sabato 4 giugno 2011
Francesco Visalli was born in 1960, the son of a postal worker and a teacher. He grew up in one of the poorest and most notorious areas of Rome, the “Borghetto Prenestino”, made infamous by Pier Paolo Pasolini”s “Ragazzi di Vita”.
His father died when he was 14 years old, an event which deeply affected his life.
Francesco, an only child, was forced to look for a job to support his mother and pay for his studies. One of the teachers at the technical school he attended found him a place in his firm, which enabled him to enrol in a faculty of architecture and go to live by himself at the age of 19. Francesco was determined, but he was also very young, and work, study and a house demanded commitment and sacrifices. His degree, which would provide him with a better life, was still in the distant future and he felt angry. He was troubled, very alone and afraid; but preferring not to dwell on his own feelings, he sought distraction in sex, drugs and bad company, and become a political extremist.
Then, when he was 21, he fell in love with a woman and followed her to Los Angeles: this was just the first of many transformations that would occur in his life. The woman he loved was rich and he lived surrounded by comfort. He continued to work, completing his studies, until he began to feel suffocated by the woman and her wealth. So he left everything and returned to Rome, where he could start afresh. Free and finally qualified, he set up a studio in his house, dedicating himself totally to his work.
At 25 years of age, he finally met the woman that was to be his great love. They married and he began a spiritual journey with her that changed him profoundly, helping him to find the deep meaning of his life in the Catholic faith.
The courage, faith and great strength of his marriage helped him to open up his professional life to success; he started his first design company, which produced important work in Italy and abroad, and then, still by himself, created two more companies. These were years of great victories, of economic fortune, of esteem and praise from many people, that were always accompanied by his deep faith and love for his wife. They were also years of miracles that he would never have dreamed of, such as the three children he had with his wife, even though medical opinion had declared him completely sterile.
Then, at 43 years of age, everything ended; Francesco fell into bitter delusion, lost his faith, saw everything fall apart and left his wife: these were his years of exile. He continued to work, but knew that he was not free, experiencing disappointment, failure, frustration, sickness and solitude. He finally threw in the towel and closed everything down, spending his time doing nothing: he was now 50 years old and had lived more than enough; what was the point of continuing, if everything was finished? This was his darkest hour.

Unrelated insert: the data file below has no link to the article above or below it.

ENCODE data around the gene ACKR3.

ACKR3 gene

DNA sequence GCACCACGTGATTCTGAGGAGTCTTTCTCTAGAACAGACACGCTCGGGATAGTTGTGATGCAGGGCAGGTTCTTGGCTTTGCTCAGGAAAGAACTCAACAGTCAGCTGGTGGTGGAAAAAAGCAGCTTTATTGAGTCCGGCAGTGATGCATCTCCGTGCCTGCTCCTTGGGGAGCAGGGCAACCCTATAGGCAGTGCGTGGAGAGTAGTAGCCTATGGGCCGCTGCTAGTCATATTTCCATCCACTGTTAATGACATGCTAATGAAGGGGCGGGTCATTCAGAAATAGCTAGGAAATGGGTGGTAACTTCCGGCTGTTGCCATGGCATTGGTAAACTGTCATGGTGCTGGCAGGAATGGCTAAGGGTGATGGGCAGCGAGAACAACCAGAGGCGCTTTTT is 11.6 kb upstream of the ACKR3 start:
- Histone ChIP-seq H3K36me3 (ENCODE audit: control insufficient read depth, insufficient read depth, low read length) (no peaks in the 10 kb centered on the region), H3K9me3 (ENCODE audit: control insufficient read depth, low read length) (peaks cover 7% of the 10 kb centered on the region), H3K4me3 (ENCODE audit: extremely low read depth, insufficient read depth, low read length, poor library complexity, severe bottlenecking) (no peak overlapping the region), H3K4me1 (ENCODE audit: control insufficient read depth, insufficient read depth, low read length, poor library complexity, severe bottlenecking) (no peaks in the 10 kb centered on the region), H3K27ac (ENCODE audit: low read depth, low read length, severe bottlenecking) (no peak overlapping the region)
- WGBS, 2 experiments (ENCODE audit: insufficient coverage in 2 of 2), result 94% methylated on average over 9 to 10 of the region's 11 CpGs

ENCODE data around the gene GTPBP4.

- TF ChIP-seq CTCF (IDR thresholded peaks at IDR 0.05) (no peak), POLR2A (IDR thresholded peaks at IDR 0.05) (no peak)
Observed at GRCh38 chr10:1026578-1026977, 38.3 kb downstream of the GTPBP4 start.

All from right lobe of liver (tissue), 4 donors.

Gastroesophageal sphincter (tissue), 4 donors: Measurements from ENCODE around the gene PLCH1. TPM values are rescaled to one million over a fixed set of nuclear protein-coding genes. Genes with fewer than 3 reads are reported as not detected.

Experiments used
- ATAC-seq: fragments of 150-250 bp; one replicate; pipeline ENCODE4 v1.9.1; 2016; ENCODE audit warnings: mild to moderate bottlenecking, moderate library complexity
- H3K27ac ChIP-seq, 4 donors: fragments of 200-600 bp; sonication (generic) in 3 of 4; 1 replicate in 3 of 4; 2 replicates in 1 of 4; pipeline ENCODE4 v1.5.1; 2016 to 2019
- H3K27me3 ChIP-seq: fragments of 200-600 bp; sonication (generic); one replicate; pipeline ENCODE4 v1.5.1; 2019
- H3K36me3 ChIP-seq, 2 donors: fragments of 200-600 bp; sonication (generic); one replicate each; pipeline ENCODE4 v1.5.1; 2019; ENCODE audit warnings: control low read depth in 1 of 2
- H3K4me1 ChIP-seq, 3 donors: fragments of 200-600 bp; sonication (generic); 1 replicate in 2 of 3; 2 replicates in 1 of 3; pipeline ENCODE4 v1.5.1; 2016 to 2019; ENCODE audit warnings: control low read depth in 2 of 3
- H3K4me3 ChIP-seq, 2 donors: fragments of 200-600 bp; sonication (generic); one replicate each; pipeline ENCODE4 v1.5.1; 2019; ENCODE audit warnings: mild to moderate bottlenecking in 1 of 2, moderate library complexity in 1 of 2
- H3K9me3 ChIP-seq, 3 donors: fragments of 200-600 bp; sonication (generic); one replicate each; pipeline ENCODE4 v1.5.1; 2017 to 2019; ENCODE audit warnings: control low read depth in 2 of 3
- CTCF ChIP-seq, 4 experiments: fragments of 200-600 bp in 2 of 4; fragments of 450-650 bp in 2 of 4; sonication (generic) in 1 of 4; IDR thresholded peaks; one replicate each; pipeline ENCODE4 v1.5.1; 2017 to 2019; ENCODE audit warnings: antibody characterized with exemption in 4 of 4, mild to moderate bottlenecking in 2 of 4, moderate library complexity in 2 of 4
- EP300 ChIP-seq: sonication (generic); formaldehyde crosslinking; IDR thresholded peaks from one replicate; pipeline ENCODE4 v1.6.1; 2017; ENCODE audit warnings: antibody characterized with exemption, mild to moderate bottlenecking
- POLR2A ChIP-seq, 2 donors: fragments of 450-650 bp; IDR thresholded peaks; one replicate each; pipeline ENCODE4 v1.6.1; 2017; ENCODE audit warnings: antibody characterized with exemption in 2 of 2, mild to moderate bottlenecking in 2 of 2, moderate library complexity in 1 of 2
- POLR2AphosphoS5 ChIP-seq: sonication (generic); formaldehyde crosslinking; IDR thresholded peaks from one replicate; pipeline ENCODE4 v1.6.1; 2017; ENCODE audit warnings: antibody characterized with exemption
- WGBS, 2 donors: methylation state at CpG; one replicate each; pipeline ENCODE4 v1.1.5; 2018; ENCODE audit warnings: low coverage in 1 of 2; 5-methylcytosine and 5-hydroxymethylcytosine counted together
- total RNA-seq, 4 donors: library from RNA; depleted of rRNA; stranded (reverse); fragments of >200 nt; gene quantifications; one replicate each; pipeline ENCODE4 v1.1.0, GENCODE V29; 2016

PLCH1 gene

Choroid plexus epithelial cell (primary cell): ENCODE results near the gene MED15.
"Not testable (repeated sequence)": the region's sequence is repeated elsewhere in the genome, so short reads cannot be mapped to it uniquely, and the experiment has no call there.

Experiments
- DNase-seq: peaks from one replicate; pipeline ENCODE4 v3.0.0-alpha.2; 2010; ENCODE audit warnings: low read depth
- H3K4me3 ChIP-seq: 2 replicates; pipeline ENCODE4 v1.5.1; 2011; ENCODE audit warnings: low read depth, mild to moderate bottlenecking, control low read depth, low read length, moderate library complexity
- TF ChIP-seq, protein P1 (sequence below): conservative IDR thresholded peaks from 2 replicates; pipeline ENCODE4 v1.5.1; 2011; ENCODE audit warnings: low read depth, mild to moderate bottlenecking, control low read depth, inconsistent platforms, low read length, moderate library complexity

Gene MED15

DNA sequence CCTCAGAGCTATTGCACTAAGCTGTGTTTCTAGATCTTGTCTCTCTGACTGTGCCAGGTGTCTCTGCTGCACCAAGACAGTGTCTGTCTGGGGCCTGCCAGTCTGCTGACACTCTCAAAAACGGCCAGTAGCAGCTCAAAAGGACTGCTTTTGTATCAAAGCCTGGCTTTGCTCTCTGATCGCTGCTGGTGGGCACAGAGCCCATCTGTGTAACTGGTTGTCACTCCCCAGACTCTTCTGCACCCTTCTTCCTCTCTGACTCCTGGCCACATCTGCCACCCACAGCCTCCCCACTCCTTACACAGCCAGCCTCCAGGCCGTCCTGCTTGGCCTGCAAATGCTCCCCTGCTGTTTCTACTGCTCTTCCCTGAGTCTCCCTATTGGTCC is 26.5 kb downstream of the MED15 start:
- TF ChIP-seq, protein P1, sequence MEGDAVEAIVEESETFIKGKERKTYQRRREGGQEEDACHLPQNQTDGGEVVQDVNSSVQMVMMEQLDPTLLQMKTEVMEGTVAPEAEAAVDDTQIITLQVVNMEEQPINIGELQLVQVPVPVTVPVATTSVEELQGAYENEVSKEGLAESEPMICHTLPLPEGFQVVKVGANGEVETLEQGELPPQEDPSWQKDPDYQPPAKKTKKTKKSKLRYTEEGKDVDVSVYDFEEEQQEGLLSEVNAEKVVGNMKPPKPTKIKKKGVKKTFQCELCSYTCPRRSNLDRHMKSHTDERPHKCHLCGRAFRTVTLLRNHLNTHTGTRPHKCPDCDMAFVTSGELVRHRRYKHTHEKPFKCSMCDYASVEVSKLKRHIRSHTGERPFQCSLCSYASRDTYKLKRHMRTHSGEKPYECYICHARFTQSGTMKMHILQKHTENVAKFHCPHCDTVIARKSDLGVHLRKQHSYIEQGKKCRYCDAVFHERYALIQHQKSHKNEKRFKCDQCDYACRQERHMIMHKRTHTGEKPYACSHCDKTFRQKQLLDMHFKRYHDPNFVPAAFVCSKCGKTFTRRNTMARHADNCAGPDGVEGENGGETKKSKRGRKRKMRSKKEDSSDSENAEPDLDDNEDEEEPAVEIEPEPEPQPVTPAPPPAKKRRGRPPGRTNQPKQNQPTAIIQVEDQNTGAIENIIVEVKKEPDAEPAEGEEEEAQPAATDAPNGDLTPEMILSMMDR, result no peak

On the night of 11 October, 2009, however, everything changed once more.
Francesco picked up a pen and began to draw things he had never seen before. He spent the entire night drawing, continuing the next day, the following night and so on, for days on end.
Francesco”s hand, as if guided by something divine, was rapidly moving around the white sheet of paper of its own joyful accord, producing fantastic drawings. Colours burst out and unusual shapes came to life from his hands. After a few weeks, the drawings became paintings. Although he had no knowledge of painting technique, he acquired it by working, finding within himself a style that already had its own very precise expressions and definition, which was his style. Each painting is a new discovery, and he deliberately keeps no records, does not study, has no desire to learn from others and does not look at the great masters, in order not to be conditioned by those that have preceded him. Visalli works like an erupting volcano, continuously drawing and painting whatever his instincts tell him. He passes through the classic creative phases, first producing the drawing and then choosing and applying the colours, without letting himself be encumbered by thought and without any mediation, almost as if in a trance. The relationship between the shapes and colour combinations in his paintings is the product of a harmony that is never deliberately sought, but discovered by chance each time. It is as if he unwraps each canvas to discover the colours that are already there, simply waiting to be revealed by him. He is amazed by the finished pictures that suddenly appear in front of him, like newly discovered portions of an unknown land, which is this strange new reality that he is living. Visalli did not consider and decide on painting as an alternative to his former profession; painting erupted into his life and chose him.
His shapes and geometry are defined by a subtle white line that runs between the colours, which never touch each other. The line is left by the canvas, because it is the canvas that designs the painting; his falsely seraphic figures form a subtle aperture between the eye of the observer and the soul of their creator, who, as if hiding from himself, “wants” to calm the vortex of his dramas and victories behind those distant and rather absent forms; or else hurl himself courageously towards new and infinite horizons, where beyond one heaven lies another, in scenes of a cosmic reality. He obtains incongruous results, rather like quietly shouting at the top of one”s voice, a freezing heat or a whirling stillness. His paintings bring to light his past and future life, without his involvement, like a flurry of pangs and torments viewed through the wrong end of a pair of binoculars, always moving a bit further beyond the heart, in an “Alternative Reality”.